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  Featured Artist

Jim Carnevale in his Placitas photography studio.

c. Jim Carnevale

“Grab a Coke and C'mon In,” fine art photograph, by Jim Carnevale
Photo credit—Oli Robbins

A fraction of a second:
the (crunchy) photographic stories of Jim Carnevale

—Oli Robbins

For Placitas photographer Jim Carnevale in every moment there is a story to be explored. But since moments are flashes that come and go so quickly, the eye misses most of them. So enters photography. Says Jim, “photography is about capturing the essence of life at 1/180th of a second, so that moment in time can live on forever.”

Jim is an award-winning photographer many times over (he’s won thirty awards to date) but photography is his second professional path. He enjoyed a long architectural career before devoting himself entirely to photography and spent many years working as senior architect for the Federal Bureau of Prisons—an experience that might prompt many a soul to seek diversion and release in an unrelated field. But as an architect, Jim was actually living his childhood dream. “As a little kid, I wanted to become an architect,” says Jim. “I liked the world around me. I loved old buildings. I loved just being able to sit with a pencil—there’s a certain aura about architecture.” Clearly the visual realm has been a central part of Jim’s reality since his formative years, and the process of studying the physical and spatial components of a building no doubt contributed to his eventual knack for photography.

Like so many youngsters with creative predilections, Jim was discouraged by his teachers from entering his chosen profession. Luckily, such ill advice was no match for his gumption. While working as a management intern at Walter Reed National Military Center, Jim decided to go back to school for architectural design. His fruitful architectural journey included several positions in Washington D.C.; in addition to a stint at the Smithsonian, Jim also worked for government agencies such as the Corps of Engineers and concluded his career at the Department of Justice.

Business brought Jim and his life partner, Placitas fiber artist Rod Daniels, on their first trip to New Mexico. The land and people called them back two additional times, at which point they decided to settle in Placitas. Jim and Rod were drawn to Placitas and its “warm climate, wide-open spaces, and friendly people.” Placitas is also, according to Jim, “a sumptuous area to photograph.”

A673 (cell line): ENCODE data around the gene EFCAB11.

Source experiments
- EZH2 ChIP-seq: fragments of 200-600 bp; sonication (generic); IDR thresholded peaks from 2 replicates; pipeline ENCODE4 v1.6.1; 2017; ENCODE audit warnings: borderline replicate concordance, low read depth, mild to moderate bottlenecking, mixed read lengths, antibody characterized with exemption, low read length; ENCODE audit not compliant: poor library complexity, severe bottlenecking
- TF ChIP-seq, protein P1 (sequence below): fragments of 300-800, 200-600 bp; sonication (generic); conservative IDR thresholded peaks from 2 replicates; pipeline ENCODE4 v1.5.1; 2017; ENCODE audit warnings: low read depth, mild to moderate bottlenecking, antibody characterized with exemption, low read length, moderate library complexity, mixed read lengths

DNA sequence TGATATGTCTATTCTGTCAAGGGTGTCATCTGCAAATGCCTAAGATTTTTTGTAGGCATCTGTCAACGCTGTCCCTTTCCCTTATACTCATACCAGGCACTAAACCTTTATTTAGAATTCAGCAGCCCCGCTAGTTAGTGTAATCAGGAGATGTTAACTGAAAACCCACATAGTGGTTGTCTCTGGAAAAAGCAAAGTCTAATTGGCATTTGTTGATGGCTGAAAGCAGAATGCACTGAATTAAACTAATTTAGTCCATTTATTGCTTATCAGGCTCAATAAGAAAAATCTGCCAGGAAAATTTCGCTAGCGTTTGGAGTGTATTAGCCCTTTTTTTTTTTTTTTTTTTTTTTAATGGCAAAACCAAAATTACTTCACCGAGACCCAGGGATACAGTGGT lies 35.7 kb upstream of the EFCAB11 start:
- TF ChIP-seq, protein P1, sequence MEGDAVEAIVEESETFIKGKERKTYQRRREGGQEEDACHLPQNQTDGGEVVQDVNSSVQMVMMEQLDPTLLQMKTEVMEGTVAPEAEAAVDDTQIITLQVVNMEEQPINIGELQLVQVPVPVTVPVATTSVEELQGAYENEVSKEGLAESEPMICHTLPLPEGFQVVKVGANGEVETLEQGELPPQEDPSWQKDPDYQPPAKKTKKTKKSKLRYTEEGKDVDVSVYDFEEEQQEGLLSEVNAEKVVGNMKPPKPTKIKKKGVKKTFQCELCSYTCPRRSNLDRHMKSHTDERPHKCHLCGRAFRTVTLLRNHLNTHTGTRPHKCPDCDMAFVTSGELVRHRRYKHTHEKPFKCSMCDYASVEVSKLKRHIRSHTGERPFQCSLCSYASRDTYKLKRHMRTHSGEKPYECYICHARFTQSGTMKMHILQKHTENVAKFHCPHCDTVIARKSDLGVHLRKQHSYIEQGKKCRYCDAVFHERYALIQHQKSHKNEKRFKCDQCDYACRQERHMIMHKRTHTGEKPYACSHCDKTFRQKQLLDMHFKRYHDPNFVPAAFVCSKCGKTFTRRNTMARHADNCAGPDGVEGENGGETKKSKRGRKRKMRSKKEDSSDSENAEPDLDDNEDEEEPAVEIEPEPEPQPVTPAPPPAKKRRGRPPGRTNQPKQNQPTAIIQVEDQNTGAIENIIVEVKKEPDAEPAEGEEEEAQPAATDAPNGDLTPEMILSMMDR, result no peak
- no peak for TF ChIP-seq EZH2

Architecture design demanded that Jim appreciate and look critically at the visual elements around him, while developing a keen eye for composition. Such skills made him well-suited for photography. Still, Jim insists that architecture and photography require “opposite sides of the mind.” The former, “architectural mind,” is “technical and pragmatic,” capable of designing “economical solutions to real life issues,” while the latter is whimsical. Many of Jim’s shots, however, are the products of pre-determined ideas or intended excursions, while others are the result of “whatever happens to be in front of my lens when I press the shutter.” So perhaps both sides of the mind are in service, working together to create a wide range of imagery—from urban scenes to “crunchy” dilapidated buildings and machinery to enchantingly placid still lives.

When Jim met Rod in 1980, he was already experimenting with the camera. He began by shooting in black and white, because shooting in color proved too costly. He took his hobby seriously even then—blocking off windows in his kitchen to create a make-shift, fully-loaded darkroom, with a safe light, developing cans and an enlarger. Jim grew fond of developing his own pictures (and he continues to print at home), so the inevitable transition to digital wasn’t effortless. “When I first switched to digital, I was going crazy. I would shoot one thousand images over a week, and I’d come home and see fifty exposures of the same thing and think, why?” Now, Jim is very calculated and deliberate when he works, taking only half a dozen shots and making necessary adjustments as he goes. All of his works have some degree of Photoshop, but you wouldn’t always know it by looking. Jim maintains the integrity of the original subject matter, but enhances certain details to better evoke a story or mood. Digital, Jim explains, “doesn’t sense the depth that film does.” So that’s where Photoshop comes in. “I go in and expand the dynamic range to it, extracting a lot of the details.” Some of his works, particularly his still lifes, are so soft and painterly, they aren’t immediately recognized as photographs, while others stay true to the photographic medium and are naked in their honesty.

In the “fraction of a second that it takes to shoot the shutter,” Jim is catching and preserving a narrative. During a recent trip to Italy, he found streets brimming with the “crunch” he so admires, as well as sublime cliff-sides. He came home with a bounty of photographic magic.

Jim’s summer will be full of exhibitions and art festivals. He will be participating in the “Expanding Horizons” show at the New Mexico Cancer Center; the opening is June 22 from 1:00 to 4:00 p.m. He will also be showing at the NM Arts and Crafts Fair (Lujan Exhibit Complex, Expo NM, June 27-29), Angel Fire ArtsFest (Angel Fire Resort Hotel, July 12-13), Cheesman Park Artfest (Denver, CO, July 26-27), and the Crested Butte Arts Festival (Crested Butte, CO, August 1-3). Peruse Jim’s portfolio, see where he’ll be next exhibiting, and contact the artist at

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